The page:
Leave the Door Open

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Did you watch that? Not only does it (thankfully) conclude my three-part sojourn into the realm of horror, but it showcases how seeds turn into oaks… or rather, alien skulls into crossover franchises. That forty-second clip created a host of novels, comic books, films. I’m not going to pass judgment on the quality of all of those. But hey: for less than a minute worth of cinema, that’s a lot of quality spin-off content.

I’m not saying we should all ape Predator 2 (though, truthfully, it’s not half-bad for a sequel) but here are lessons to be learned from that one segment. What started as an easter egg in that film turned two franchises into one. Does your work have such open nodes to extend your content? I’m not talking about cliffhangers or branching storypoints. I’m talking about those throwaway, cast-off, blink-and-you’ll miss it points that expand the universe in ways you couldn’t possibly perceive. Well, that is, you can’t perceive them, but fans? If you leave room for their questions–if you open the door to their imaginations–they’ll clamor for more.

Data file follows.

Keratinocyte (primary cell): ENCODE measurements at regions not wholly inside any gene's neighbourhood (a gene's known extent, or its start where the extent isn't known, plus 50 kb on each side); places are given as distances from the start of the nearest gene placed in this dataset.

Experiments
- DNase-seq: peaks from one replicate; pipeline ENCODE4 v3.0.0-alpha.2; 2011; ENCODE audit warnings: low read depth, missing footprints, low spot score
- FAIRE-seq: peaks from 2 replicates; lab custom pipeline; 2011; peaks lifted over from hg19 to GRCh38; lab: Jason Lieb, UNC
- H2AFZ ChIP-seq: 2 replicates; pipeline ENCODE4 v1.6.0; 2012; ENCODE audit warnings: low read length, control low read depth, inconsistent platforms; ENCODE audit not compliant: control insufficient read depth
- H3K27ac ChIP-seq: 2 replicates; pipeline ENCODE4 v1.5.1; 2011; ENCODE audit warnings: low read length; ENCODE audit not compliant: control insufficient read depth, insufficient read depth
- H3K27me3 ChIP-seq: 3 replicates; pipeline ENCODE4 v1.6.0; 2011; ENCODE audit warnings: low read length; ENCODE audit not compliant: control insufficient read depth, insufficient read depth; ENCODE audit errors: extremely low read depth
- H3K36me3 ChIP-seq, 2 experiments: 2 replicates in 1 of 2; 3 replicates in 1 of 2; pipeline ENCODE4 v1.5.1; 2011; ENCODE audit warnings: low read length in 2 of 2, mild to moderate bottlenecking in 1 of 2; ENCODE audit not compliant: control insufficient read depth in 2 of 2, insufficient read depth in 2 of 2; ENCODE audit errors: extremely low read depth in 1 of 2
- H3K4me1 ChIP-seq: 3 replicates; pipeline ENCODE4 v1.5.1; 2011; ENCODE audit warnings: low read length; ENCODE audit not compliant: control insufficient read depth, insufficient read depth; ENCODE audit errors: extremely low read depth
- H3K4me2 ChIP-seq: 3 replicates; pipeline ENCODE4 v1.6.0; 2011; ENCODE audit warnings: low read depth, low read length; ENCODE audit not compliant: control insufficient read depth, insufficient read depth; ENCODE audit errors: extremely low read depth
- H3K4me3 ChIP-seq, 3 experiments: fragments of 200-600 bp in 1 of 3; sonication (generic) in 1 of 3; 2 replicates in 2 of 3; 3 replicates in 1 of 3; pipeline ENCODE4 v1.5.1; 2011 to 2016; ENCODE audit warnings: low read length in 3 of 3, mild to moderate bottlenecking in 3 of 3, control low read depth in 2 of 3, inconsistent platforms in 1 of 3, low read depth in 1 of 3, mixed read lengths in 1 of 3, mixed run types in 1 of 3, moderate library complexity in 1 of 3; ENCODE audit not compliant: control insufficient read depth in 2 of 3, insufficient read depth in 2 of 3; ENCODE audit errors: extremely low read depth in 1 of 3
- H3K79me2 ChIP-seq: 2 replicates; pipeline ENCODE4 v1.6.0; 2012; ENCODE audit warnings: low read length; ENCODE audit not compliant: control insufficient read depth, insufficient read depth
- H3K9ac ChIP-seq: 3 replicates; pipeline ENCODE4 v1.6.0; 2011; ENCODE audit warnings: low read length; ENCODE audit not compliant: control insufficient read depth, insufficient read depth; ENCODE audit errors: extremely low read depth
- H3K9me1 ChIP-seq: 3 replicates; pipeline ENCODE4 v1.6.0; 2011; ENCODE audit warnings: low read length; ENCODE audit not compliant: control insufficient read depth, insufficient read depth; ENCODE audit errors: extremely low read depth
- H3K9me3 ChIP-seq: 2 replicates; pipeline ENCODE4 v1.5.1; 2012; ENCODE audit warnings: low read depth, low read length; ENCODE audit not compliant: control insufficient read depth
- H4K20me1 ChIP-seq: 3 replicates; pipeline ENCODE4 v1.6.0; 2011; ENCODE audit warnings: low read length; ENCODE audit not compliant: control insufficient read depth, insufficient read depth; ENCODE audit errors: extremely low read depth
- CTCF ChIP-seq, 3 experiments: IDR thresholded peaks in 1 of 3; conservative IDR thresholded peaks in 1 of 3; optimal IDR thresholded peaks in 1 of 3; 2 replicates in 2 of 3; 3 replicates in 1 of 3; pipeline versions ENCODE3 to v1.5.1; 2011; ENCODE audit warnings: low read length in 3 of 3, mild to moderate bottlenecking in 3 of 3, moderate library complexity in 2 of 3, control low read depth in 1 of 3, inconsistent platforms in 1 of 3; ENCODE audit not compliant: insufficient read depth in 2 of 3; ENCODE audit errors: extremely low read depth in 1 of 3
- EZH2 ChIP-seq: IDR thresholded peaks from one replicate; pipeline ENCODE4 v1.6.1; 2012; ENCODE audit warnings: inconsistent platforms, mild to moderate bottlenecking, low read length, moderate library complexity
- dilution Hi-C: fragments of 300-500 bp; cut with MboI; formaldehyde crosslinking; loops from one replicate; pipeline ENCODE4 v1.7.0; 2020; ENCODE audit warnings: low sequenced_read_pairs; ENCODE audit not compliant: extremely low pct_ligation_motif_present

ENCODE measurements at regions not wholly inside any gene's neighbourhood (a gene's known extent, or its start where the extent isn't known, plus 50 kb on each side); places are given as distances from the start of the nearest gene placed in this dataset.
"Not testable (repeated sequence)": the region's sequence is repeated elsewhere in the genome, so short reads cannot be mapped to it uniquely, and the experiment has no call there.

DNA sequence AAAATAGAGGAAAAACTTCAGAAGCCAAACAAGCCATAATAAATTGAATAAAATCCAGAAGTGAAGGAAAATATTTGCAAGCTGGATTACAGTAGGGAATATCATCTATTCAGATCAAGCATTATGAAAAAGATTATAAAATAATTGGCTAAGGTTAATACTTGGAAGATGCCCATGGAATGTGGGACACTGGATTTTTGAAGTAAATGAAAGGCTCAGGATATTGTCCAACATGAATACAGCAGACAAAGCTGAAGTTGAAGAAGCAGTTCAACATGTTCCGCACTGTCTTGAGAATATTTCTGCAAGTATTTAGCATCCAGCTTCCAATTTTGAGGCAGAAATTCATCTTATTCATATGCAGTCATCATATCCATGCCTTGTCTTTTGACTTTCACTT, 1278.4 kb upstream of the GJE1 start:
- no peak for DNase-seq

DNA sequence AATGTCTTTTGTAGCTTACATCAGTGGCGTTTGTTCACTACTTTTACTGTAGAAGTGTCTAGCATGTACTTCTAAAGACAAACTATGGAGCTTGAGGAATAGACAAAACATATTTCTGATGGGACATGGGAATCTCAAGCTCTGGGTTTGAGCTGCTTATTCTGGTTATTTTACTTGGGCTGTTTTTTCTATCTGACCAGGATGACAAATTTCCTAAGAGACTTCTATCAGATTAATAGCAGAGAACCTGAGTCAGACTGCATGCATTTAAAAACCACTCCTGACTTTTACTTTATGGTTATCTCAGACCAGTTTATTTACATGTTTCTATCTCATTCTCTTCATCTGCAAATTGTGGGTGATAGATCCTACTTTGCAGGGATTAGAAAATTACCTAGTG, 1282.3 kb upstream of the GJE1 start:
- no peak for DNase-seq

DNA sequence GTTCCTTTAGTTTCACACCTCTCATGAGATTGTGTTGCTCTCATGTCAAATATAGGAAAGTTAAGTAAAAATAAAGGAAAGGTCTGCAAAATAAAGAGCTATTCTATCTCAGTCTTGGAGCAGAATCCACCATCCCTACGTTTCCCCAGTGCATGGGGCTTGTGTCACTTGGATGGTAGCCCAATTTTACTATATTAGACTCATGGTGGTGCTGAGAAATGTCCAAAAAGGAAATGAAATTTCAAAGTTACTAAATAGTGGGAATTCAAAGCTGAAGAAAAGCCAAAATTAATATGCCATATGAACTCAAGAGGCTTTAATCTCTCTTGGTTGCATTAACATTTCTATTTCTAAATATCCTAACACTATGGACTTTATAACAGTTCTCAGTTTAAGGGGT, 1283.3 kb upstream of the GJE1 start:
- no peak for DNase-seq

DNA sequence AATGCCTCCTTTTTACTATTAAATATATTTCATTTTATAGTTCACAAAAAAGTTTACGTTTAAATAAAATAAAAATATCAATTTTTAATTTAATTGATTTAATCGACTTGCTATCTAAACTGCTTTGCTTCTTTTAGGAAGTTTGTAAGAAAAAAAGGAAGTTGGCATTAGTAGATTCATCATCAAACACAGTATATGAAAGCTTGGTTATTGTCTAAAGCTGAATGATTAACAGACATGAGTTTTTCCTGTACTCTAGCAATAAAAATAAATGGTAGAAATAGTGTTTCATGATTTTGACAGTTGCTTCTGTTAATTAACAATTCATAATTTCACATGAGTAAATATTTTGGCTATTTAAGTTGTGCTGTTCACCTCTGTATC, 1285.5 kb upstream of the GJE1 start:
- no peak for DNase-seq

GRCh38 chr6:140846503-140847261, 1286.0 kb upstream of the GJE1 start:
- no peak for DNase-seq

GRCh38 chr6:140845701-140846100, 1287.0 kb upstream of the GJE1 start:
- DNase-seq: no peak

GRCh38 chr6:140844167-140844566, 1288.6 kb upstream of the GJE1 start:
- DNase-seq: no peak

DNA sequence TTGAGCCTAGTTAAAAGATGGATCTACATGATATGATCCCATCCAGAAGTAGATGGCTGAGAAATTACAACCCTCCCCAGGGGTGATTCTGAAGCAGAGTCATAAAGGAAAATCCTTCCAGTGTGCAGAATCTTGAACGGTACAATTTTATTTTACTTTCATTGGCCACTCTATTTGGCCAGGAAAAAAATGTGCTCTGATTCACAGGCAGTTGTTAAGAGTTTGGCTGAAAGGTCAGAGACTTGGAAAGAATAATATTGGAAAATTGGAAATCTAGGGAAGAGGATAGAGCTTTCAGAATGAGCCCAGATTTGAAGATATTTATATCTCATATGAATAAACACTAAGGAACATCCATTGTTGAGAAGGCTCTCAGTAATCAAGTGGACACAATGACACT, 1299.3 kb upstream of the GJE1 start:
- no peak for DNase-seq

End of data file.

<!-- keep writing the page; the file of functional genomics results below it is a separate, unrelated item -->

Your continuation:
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The Problem with Horror

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Clients come to me and Starlight Runner all the time with problems regarding their horror franchise. It used to connect with audiences, so why isn’t it doing so now? Why is the main character so popular but the series dragging? Why can’t we seem to re-invigorate the story world? It’s a constant refrain, one that provides no easy answer. At the base of things, transmedia has a problem depicting horror.

This isn’t for lack of effort or appreciation. Hell, I love horror. I just want to make that absolutely clear from the beginning. The Thing is one of my favorite films ever, as are 28 Days Later, The Exorcist, Evil Dead, and too many others to mention. Cthulhu-style insanity-terror creeps under my skin and refuses to let go. I’m even working on a horror project myself, so feel free to hold my feet to the fire when it comes out. Understand that my discussion below is not meant to be a criticism of the form. There’s nothing wrong with horror as a genre.

Unless you happen to be a premarital-sex-loving, pot-smoking teenager who works at a summer camp. 

Unless you happen to be a premarital-sex-loving, pot-smoking teenager who works at a summer camp.

What I’m going to talk about here is why horror doesn’t always translate in a transmedia sense, both from a franchise perspective and as a stand-alone story across multiple media platforms. Characters from horror? They thrive in popular culture long after their initial depiction. Creators of horror? They can be rock gods. But long-form series? Those are much rarer in the grand scheme of things, and those that exist tend to tone down their straight-up scares fairly quickly or go straight for camp.

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